JoDan: Yeah, like that. That's cool.

Skeezie: I thought that was so last week.

JoDan: With a small "d." That was so last week.

Skeezie: Right, whatever.

Addie: So about liberty and justice for —

Skeezie: All right! Here's our food. See, a little protest'll work every time. You were right, Addie! It pays to act on your conscience. Hey, I learned something today. These Forums are way cool. Hey, hey, wait a minute.

HellomynameisAdam: What's wrong?

Skeezie: This Dr Pepper is flat, my man. You gotta get me another.

HellomynameisAdam: Look...

Skeezie: Justice! Justice!

HellomynameisAdam: All right, all right. Just cool your jets, will you?

Skeezie: Peace, brother.

We do not record the rest of the proceedings, since we never do get back on the topic. If I recall correctly, we spend the rest of our time at the Candy Kitchen that Monday talking about who are the meanest teachers in seventh grade and who are the best. Ms. Wyman scores points in both categories.

Copyright © 2001 by James Howe

Reading Group Guide

A Reading Group Guide to

The Misfits
by James Howe

About the Book

“ . . . Hilarious and poignant . . . An upbeat and reassuring novel that encourages preteens and teens to celebrate their individuality.” —Publishers Weekly

“Howe tells the truth about the pain and anger caused by jeers and name-calling in a fast, funny, tender story that will touch readers.” —Booklist, starred review

Bobby, Skeezie, Addie, and Joe are “the misfits.” Bobby is fat. Skeezie dresses like it’s 1957. Addie is tall, brainy, and outspoken. And Joe is gay. They’re used to being called names, but they know they’re better than the names they’re called.

Besides, they’ve always had each other when times got tough. And surviving seventh grade looks like it’s not going to be easy. Starting with Addie’s refusal to say the Pledge of Allegiance and her insistence on creating a new political party to run for student council, the Gang of Five, as the four friends call themselves, is in for the year of their lives. It’s a year in which they learn about politics and popularity, love and loss, and what it means to be a misfit. After years of insults, the Gang of Five is determined to stop name-calling at their school. Finally, they are going to stand up and be seen—not as the one-word jokes their classmates have tried to reduce them to, but as the full, complicated human beings they are just beginning to discover they truly are.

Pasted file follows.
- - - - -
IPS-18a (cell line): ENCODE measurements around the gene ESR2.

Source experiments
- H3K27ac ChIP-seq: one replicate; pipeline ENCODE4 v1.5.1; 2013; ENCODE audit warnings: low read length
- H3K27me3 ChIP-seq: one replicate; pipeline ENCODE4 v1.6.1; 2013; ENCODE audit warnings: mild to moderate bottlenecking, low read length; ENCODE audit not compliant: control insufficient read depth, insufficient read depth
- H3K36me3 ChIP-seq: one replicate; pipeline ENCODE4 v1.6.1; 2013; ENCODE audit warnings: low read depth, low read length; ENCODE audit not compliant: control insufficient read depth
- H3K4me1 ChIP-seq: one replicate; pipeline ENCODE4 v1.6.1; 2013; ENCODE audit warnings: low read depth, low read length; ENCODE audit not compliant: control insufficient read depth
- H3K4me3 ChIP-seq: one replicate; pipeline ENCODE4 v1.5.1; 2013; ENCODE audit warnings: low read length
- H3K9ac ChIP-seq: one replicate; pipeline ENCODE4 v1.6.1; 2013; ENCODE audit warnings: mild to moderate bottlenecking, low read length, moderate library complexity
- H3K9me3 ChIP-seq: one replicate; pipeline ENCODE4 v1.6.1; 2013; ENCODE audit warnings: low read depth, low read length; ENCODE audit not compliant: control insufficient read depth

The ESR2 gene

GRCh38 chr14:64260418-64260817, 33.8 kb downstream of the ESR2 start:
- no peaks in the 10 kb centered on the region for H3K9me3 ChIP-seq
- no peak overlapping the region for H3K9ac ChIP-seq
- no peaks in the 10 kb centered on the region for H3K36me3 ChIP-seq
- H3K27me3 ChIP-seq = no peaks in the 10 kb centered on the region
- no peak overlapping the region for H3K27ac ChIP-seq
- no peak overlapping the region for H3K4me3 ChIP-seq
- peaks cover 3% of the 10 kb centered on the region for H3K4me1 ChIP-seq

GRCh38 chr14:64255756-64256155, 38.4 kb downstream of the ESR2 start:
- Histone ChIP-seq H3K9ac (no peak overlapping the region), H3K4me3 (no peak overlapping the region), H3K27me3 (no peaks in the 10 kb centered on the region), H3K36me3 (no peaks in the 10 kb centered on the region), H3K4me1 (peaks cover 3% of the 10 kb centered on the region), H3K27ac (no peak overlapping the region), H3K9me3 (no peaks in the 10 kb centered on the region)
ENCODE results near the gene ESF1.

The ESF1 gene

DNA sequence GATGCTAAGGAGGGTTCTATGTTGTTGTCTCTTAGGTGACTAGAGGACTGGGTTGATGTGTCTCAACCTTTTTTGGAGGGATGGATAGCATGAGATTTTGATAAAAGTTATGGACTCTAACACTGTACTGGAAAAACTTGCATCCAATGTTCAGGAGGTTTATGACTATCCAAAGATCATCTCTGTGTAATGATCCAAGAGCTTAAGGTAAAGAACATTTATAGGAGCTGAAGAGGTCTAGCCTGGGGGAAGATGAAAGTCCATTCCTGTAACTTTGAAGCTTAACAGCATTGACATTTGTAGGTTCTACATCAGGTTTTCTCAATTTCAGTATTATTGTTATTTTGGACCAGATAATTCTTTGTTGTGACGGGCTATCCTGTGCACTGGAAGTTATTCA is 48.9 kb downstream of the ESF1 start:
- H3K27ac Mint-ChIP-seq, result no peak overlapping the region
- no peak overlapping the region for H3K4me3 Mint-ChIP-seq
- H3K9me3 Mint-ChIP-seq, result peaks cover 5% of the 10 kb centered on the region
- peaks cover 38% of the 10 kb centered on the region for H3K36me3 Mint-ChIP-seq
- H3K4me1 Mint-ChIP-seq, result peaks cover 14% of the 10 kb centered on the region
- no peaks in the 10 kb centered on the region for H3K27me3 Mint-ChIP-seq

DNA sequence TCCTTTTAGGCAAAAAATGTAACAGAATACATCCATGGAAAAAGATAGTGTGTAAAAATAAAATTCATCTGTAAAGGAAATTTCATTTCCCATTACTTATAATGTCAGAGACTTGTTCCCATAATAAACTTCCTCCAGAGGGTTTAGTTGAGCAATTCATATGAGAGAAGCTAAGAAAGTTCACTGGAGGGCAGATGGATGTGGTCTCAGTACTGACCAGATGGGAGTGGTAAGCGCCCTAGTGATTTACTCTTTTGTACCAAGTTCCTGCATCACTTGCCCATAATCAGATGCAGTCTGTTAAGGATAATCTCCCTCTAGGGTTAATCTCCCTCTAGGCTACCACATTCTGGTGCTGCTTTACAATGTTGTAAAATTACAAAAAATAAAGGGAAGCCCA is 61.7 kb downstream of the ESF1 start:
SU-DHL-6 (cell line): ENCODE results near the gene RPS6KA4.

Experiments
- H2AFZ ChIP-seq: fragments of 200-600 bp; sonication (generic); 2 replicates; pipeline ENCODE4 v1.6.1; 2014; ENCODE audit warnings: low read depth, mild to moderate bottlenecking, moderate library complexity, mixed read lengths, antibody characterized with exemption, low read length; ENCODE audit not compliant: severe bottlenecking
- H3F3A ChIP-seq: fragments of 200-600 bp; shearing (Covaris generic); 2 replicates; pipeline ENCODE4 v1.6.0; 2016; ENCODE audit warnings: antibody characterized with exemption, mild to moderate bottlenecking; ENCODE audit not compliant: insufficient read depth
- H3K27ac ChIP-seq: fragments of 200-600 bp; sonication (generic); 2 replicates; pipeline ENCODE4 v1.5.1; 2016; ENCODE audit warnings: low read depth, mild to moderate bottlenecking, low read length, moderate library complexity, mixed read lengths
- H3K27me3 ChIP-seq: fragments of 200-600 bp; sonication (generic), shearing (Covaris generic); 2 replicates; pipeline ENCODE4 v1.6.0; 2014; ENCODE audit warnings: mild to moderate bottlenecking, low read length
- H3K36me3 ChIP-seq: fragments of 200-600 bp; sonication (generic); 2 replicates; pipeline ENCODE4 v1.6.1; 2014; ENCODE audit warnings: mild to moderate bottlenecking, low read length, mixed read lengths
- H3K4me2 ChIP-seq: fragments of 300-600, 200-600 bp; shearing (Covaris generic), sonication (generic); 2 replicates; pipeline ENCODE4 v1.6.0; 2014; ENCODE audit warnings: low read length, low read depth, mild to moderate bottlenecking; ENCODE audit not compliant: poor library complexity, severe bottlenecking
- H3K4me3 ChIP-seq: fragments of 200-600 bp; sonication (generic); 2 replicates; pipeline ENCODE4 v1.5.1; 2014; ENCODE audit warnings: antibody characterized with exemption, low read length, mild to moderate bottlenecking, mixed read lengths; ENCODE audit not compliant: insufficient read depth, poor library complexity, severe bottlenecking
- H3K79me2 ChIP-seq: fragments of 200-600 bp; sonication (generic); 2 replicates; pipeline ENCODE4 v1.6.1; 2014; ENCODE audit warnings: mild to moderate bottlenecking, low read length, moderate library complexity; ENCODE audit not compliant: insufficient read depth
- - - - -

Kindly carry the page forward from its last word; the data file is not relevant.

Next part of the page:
Discussion Topics


• Why do you think the author chose the character of Bobby Goodspeed to tell the story of The Misfits? Could you see another character narrating the novel instead? How would the novel be different with another narrator? How is Bobby wise beyond his years?

• The Misfits is a uniquely written novel. Part of the story is written in prose and part of it is in a play format. Do you like this style of writing? Did it help you to learn more about the characters as you were reading?

• Celebrating one’s individuality is a strong theme throughout The Misfits. Which characters “celebrate their individuality” more than others?

• We don’t learn that Bobby’s mother has died until halfway through the novel. Does learning this important fact about Bobby’s life enable us to understand him better? Why do you think the author chose to withhold this information about Bobby until halfway through the story?

• Other characters in The Misfits have also endured a loss. These losses have shaped their personalities and have affected each of them differently. Discuss how this is so. Is there a “right” way to deal with loss?

• How do you feel about the character of Addie? Do you find her frustrating, or refreshingly honest? Would you be friends with Addie if you had the opportunity? Can you sympathize with Ms. Wyman regarding her feelings toward Addie? Do you think that Ms. Wyman was once a little like Addie when she was younger? And how is Addie ultimately like Ms. Wyman?